In 1978, Metheny founded the Pat Metheny Group, drawing on the talent of drummer Dan Gottlieb, bassist Mark Egan, and Lyle Mays (the keyboardist he met during his days with Burton). Time referred to the group as a "long-lived fusion quartet whose richly textured, Brazilian flavored albums, with their smooth synthesized surfaces, appeal to listeners for whom jazz is normally a four-letter word."

"If you look at the group's history, right from the beginning we've always been after ways of trying to look at form from different angles," Metheny told the Washington Post. "The whole mission of the band was to explore what a jazz group can be in the modern era that it hasn't been before. And there are some real obvious things that we do that set us apart, starting with the amount of electricity involved to the actual sound of the band and the kinds of things that we've addressed, but underneath the hood of all of it from the beginning has been this thing of really messing with form and trying to write things that were not just tunes."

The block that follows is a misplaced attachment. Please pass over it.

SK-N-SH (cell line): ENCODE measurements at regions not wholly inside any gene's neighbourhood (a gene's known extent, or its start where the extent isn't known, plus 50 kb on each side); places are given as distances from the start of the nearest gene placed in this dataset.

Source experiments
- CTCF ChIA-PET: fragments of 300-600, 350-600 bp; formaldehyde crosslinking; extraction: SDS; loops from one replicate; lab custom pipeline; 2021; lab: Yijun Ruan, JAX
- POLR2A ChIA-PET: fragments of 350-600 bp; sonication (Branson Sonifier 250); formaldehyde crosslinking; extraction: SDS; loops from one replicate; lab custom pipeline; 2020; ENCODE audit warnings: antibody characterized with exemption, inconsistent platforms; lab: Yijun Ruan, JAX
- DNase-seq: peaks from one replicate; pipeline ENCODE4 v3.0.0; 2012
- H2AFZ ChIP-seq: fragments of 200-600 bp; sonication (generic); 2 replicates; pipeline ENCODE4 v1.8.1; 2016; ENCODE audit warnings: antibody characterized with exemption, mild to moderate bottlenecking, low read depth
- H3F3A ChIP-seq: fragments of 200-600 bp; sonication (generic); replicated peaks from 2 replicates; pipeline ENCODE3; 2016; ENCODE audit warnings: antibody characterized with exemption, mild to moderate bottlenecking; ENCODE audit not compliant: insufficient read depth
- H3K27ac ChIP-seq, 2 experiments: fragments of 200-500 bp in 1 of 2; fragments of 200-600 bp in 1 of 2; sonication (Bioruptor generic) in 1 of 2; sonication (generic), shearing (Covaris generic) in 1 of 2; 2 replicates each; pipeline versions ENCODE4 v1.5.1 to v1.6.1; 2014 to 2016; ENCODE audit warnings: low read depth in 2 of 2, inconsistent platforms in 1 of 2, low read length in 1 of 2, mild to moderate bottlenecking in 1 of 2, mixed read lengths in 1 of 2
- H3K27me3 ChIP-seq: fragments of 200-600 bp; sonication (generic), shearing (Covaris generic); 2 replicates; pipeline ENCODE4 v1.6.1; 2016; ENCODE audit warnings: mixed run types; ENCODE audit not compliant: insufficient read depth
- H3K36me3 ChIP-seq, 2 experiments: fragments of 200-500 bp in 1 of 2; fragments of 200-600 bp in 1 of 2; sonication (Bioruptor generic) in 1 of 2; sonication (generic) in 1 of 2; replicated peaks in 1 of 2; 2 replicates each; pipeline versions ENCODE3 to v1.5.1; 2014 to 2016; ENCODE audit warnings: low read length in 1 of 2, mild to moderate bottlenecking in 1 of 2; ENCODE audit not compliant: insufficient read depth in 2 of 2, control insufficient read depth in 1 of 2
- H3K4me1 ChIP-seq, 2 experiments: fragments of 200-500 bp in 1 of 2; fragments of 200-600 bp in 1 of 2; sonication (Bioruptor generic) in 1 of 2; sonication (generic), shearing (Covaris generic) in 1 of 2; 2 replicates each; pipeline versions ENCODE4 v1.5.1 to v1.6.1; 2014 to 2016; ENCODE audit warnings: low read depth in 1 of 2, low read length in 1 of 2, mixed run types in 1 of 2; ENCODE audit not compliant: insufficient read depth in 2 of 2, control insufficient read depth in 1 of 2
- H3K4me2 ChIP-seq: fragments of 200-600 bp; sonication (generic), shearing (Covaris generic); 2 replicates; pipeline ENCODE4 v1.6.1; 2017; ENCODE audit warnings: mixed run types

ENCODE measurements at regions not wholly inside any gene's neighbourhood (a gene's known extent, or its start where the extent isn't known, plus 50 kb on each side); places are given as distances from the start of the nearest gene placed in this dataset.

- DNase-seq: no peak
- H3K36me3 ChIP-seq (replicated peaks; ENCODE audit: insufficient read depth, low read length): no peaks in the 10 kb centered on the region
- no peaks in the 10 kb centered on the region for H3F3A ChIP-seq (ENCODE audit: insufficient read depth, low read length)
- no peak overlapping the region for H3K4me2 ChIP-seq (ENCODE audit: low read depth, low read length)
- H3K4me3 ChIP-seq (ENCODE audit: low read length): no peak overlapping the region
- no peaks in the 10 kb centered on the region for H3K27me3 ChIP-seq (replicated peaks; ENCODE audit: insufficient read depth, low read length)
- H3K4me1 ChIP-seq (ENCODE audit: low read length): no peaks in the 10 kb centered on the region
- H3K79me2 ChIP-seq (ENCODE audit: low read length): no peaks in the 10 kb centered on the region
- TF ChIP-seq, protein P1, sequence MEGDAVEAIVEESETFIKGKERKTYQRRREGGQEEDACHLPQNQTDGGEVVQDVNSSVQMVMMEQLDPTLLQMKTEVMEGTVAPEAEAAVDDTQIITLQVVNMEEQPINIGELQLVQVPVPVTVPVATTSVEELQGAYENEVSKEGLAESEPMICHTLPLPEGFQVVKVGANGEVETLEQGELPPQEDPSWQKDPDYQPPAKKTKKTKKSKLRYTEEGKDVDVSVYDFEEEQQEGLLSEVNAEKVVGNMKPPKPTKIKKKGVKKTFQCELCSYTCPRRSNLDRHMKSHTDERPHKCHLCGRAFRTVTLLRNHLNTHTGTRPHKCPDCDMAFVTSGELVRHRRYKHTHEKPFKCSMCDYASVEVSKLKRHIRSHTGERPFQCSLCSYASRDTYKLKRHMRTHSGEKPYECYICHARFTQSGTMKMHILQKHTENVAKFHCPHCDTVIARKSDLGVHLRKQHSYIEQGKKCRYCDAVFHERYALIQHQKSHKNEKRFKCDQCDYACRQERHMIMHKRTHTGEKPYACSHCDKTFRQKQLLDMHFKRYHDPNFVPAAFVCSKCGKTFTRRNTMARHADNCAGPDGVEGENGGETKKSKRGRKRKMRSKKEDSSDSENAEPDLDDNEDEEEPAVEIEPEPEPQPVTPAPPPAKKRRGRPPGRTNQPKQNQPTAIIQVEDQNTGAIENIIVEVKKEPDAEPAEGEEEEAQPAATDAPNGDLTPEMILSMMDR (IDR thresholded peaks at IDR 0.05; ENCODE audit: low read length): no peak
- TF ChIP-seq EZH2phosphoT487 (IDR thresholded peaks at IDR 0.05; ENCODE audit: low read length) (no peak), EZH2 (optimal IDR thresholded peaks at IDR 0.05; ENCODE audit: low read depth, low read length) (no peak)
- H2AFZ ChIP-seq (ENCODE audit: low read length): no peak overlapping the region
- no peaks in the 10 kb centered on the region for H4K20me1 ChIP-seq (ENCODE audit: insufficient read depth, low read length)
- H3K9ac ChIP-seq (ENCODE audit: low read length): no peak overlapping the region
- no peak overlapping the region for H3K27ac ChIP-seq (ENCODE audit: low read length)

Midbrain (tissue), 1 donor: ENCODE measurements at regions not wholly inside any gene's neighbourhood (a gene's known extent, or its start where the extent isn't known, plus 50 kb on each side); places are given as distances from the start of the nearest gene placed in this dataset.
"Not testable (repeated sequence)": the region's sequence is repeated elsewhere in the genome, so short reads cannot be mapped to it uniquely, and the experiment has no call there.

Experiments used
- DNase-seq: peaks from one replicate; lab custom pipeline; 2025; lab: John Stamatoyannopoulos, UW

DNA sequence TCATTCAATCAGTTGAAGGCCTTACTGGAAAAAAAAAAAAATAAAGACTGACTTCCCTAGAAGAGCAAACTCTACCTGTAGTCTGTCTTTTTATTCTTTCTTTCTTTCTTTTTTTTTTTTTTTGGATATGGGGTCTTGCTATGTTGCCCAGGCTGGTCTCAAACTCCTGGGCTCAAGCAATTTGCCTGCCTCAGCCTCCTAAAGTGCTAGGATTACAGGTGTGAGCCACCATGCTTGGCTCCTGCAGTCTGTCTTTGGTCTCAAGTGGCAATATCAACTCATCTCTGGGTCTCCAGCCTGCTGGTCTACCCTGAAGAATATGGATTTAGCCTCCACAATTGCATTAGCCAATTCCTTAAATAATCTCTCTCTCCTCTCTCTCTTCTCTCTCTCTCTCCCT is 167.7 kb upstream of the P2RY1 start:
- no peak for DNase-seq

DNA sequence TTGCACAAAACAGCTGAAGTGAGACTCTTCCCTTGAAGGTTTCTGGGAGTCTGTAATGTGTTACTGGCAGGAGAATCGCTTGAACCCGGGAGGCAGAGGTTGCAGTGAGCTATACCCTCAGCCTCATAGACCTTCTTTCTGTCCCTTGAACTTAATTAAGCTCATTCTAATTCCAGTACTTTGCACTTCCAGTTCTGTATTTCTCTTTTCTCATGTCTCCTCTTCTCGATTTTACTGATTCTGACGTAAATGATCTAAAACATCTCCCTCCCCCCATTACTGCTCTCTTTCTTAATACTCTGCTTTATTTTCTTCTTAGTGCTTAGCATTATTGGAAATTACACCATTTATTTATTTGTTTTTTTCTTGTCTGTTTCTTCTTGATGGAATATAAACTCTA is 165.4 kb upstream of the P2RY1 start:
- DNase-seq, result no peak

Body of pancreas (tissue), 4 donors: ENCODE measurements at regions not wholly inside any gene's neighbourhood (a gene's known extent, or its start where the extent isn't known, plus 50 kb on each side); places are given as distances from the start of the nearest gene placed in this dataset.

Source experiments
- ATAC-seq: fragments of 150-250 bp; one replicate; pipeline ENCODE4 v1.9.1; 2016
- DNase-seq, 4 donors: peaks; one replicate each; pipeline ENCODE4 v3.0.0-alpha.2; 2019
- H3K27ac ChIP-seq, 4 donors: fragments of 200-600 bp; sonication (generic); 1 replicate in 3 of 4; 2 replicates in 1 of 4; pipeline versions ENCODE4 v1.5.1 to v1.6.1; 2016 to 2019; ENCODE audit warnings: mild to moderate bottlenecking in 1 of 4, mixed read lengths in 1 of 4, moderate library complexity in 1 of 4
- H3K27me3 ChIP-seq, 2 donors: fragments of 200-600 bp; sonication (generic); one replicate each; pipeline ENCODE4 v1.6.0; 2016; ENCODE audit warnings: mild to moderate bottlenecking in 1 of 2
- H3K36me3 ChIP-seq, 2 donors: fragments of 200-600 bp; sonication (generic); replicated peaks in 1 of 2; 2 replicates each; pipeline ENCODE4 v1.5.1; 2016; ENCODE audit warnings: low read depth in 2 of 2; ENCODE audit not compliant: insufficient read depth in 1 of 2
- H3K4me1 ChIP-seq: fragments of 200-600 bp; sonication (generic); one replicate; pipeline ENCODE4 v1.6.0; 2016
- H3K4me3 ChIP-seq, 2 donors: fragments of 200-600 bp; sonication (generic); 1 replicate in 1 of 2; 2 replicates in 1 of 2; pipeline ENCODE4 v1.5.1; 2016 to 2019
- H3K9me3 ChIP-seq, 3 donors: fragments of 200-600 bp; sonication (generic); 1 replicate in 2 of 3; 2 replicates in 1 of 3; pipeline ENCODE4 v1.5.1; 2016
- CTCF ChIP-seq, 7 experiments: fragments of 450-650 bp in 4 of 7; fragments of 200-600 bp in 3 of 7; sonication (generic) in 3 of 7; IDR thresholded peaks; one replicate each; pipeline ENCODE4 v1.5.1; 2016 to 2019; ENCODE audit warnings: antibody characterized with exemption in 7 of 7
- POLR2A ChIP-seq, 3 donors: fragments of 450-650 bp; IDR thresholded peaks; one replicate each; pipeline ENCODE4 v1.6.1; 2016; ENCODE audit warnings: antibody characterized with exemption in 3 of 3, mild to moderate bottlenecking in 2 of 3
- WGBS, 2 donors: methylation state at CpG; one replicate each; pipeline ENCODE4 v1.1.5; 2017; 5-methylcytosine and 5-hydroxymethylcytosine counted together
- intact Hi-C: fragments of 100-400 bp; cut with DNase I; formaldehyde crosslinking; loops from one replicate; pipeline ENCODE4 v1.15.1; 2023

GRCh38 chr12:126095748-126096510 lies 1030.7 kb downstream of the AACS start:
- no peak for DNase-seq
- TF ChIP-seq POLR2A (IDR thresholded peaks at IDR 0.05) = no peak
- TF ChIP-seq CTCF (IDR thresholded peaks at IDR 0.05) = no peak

While the group would evolve over the years, the collaborative relationship with Mays would mark Metheny's career for more than two decades. Metheny's collaborations with a wide array of jazz and non-jazz artists would also mark his career. Ornette Coleman, Steve Reich, Herbie Hancock, Sonny Rollins, and David Bowie were just a few of the artists to play with Metheny. Despite major success with ECM, Metheny left the label for Geffen in 1985 and set up Pat Metheny Productions, which leases its musical creations.